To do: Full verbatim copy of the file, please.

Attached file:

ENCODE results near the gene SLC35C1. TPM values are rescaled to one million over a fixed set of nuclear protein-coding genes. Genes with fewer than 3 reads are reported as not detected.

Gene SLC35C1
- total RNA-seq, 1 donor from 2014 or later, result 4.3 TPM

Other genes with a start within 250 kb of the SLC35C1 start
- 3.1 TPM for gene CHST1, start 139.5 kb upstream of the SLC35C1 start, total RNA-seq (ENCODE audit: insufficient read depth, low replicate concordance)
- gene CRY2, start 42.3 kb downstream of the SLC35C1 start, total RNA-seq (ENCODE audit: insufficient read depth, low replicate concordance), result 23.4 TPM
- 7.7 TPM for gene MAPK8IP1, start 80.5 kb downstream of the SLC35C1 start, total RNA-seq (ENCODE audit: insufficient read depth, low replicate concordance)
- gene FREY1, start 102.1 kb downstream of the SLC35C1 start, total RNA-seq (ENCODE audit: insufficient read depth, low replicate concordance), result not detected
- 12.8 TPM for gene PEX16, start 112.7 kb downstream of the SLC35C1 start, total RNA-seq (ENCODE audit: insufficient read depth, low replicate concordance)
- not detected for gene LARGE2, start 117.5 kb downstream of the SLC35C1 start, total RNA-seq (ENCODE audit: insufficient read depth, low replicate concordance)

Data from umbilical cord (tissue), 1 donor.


ENCODE results near the gene SLC35C1. TPM values are rescaled to one million over a fixed set of nuclear protein-coding genes. Genes with fewer than 3 reads are reported as not detected.

Gene SLC35C1
- total RNA-seq, 1 donor from 2014 or later, result 4.3 TPM

Other genes with a start within 250 kb of the SLC35C1 start
- 3.1 TPM for gene CHST1, start 139.5 kb upstream of the SLC35C1 start, total RNA-seq (ENCODE audit: insufficient read depth, low replicate concordance)
- gene CRY2, start 42.3 kb downstream of the SLC35C1 start, total RNA-seq (ENCODE audit: insufficient read depth, low replicate concordance), result 23.4 TPM
- 7.7 TPM for gene MAPK8IP1, start 80.5 kb downstream of the SLC35C1 start, total RNA-seq (ENCODE audit: insufficient read depth, low replicate concordance)
- gene FREY1, start 102.1 kb downstream of the SLC35C1 start, total RNA-seq (ENCODE audit: insufficient read depth, low replicate concordance), result not detected
- 12.8 TPM for gene PEX16, start 112.7 kb downstream of the SLC35C1 start, total RNA-seq (ENCODE audit: insufficient read depth, low replicate concordance)
- not detected for gene LARGE2, start 117.5 kb downstream of the SLC35C1 start, total RNA-seq (ENCODE audit: insufficient read depth, low replicate concordance)

Data from umbilical cord (tissue), 1 donor.